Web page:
In the outside world, the OFR offers the potential for enhanced investor understanding. In the long run, a company that improves the scope, clarity and transparency of its reporting, as envisaged by the OFR regulations, can expect improved market valuations. Where an OFR demonstrates a clear understanding of the linkage between strategy, risk and performance, research suggests the result should be a higher share price and lower cost of capital.

Relationships with key stakeholders may also be improved.

The risk manager's pivotal role

Risk managers can play a pivotal role in helping directors to shape the OFR. They can also use the OFR process to corroborate, and possibly enhance, the established risk framework of the business. Four principal elements of the risk manager's role can be identified:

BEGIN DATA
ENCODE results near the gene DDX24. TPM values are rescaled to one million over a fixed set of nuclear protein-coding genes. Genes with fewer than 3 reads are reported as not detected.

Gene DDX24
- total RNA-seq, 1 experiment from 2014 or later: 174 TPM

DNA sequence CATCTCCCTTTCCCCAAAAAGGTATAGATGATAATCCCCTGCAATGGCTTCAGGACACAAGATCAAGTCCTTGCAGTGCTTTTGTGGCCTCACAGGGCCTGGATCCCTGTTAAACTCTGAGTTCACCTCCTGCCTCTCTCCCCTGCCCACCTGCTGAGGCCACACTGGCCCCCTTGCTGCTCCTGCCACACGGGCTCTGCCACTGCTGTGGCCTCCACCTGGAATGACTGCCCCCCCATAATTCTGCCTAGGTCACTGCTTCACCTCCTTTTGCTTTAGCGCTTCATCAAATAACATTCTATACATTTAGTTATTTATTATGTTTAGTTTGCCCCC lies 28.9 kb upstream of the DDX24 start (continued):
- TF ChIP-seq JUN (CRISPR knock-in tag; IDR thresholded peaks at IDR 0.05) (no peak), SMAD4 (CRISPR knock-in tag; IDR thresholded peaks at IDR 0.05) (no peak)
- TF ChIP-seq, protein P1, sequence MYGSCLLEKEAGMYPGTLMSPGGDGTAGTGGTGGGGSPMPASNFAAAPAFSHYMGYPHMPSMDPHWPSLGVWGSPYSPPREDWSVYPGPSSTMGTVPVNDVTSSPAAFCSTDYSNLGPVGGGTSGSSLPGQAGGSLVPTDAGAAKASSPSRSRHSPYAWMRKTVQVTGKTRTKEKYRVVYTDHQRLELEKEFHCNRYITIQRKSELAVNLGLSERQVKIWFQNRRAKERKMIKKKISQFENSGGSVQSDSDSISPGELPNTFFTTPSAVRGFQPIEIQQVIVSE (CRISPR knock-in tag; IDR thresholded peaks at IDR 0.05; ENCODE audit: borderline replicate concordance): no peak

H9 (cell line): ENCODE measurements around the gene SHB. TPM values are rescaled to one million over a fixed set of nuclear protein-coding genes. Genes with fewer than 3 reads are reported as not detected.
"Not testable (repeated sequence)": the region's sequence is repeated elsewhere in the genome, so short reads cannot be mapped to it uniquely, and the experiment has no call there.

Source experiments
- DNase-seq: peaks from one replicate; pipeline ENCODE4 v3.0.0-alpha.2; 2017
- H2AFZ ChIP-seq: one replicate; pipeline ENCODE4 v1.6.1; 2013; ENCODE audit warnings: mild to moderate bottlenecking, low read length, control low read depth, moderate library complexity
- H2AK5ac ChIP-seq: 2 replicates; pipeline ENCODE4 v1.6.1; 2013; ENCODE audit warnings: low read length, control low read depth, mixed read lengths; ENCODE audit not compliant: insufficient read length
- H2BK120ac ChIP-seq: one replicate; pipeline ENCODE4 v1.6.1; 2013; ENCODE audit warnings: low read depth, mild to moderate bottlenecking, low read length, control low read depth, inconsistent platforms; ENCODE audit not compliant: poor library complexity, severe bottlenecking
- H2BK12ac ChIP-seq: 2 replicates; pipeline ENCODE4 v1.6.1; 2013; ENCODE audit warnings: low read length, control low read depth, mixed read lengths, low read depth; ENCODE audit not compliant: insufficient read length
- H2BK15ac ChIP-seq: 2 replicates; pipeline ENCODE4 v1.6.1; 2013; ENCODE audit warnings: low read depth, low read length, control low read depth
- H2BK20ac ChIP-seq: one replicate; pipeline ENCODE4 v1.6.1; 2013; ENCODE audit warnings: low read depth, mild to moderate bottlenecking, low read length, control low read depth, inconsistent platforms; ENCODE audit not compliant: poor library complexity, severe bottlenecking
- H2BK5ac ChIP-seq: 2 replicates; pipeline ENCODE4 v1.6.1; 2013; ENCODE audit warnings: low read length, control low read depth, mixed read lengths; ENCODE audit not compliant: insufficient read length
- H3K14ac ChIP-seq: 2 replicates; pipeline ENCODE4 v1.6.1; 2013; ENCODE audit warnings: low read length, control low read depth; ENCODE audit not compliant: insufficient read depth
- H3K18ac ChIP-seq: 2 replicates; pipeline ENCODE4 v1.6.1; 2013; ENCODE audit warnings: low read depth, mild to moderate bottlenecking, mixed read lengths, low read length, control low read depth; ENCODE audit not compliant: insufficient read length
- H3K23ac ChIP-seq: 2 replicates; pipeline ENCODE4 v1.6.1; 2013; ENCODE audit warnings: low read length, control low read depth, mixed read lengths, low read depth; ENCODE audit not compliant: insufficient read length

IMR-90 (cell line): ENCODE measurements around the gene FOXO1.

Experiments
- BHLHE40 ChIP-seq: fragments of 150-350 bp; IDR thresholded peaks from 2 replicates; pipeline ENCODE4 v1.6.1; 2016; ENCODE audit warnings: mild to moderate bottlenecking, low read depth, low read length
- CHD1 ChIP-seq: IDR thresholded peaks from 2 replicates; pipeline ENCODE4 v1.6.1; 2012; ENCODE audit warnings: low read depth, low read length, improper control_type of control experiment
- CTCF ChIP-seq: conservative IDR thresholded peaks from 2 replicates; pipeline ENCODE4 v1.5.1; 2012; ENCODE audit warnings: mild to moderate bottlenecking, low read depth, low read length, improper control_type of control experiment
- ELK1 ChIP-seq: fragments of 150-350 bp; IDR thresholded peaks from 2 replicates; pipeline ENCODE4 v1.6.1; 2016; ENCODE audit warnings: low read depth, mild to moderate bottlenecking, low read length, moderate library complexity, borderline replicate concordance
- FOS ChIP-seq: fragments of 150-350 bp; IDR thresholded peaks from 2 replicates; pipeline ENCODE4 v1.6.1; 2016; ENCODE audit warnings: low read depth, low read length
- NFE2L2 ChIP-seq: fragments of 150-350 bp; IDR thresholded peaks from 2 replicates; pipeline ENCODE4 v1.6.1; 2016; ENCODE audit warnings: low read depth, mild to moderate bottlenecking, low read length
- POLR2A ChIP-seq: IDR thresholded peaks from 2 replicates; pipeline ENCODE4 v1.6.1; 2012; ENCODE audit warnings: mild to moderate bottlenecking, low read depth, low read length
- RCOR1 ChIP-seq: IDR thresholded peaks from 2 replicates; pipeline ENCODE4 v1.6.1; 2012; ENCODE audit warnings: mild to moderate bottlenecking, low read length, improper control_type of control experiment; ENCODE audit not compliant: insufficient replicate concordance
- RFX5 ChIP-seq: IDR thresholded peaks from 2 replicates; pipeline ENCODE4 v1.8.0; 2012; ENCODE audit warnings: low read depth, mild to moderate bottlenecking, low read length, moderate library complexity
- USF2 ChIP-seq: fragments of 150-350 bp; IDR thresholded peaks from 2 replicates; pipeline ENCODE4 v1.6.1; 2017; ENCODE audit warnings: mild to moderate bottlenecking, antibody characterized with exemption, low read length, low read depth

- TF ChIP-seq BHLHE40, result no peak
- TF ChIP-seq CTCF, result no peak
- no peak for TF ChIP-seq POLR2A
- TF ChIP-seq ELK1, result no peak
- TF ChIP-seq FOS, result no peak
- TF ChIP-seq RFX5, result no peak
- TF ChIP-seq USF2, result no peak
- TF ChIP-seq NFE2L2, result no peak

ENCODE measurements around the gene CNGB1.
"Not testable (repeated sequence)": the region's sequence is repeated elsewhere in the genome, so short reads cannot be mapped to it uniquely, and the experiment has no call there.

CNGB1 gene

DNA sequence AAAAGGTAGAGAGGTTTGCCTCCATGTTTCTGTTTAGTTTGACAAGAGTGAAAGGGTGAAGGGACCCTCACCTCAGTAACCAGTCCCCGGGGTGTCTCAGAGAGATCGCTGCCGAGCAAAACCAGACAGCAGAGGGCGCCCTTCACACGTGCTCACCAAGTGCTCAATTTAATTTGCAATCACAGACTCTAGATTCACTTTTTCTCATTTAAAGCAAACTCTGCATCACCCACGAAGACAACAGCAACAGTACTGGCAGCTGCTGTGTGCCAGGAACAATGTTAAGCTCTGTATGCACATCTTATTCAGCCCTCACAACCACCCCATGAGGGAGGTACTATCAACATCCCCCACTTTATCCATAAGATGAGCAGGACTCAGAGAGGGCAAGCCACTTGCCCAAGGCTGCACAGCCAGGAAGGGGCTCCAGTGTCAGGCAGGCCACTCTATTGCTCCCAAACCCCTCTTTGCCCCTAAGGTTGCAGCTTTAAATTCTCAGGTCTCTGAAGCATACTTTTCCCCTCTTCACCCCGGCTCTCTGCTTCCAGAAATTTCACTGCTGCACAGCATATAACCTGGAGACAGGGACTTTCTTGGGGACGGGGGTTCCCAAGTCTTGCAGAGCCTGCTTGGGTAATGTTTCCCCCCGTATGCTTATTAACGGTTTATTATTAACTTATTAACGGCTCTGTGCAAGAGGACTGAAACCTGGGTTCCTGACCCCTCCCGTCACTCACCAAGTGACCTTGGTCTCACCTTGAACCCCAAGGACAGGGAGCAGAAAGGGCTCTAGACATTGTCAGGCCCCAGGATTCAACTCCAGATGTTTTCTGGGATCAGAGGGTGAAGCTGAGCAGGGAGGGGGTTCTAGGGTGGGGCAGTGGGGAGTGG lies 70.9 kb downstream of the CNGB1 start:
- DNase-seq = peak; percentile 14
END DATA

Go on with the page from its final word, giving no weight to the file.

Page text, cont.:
At the most senior level, the risks and potential rewards from going beyond a compliance-based approach to the OFR need to be understood and conveyed to board directors. By its very nature the OFR embraces all the most critical aspects of business activity.


During the process of identifying and compiling information for inclusion in the OFR, the risk manager is well placed to work alongside the individual responsible for the OFR by bringing together the various information owners who may be required to contribute. Some of these individuals may have alternative agendas; some may not have contributed to the OFR, or worked together before. The risk manager, however, is likely to have a working relationship with each of them.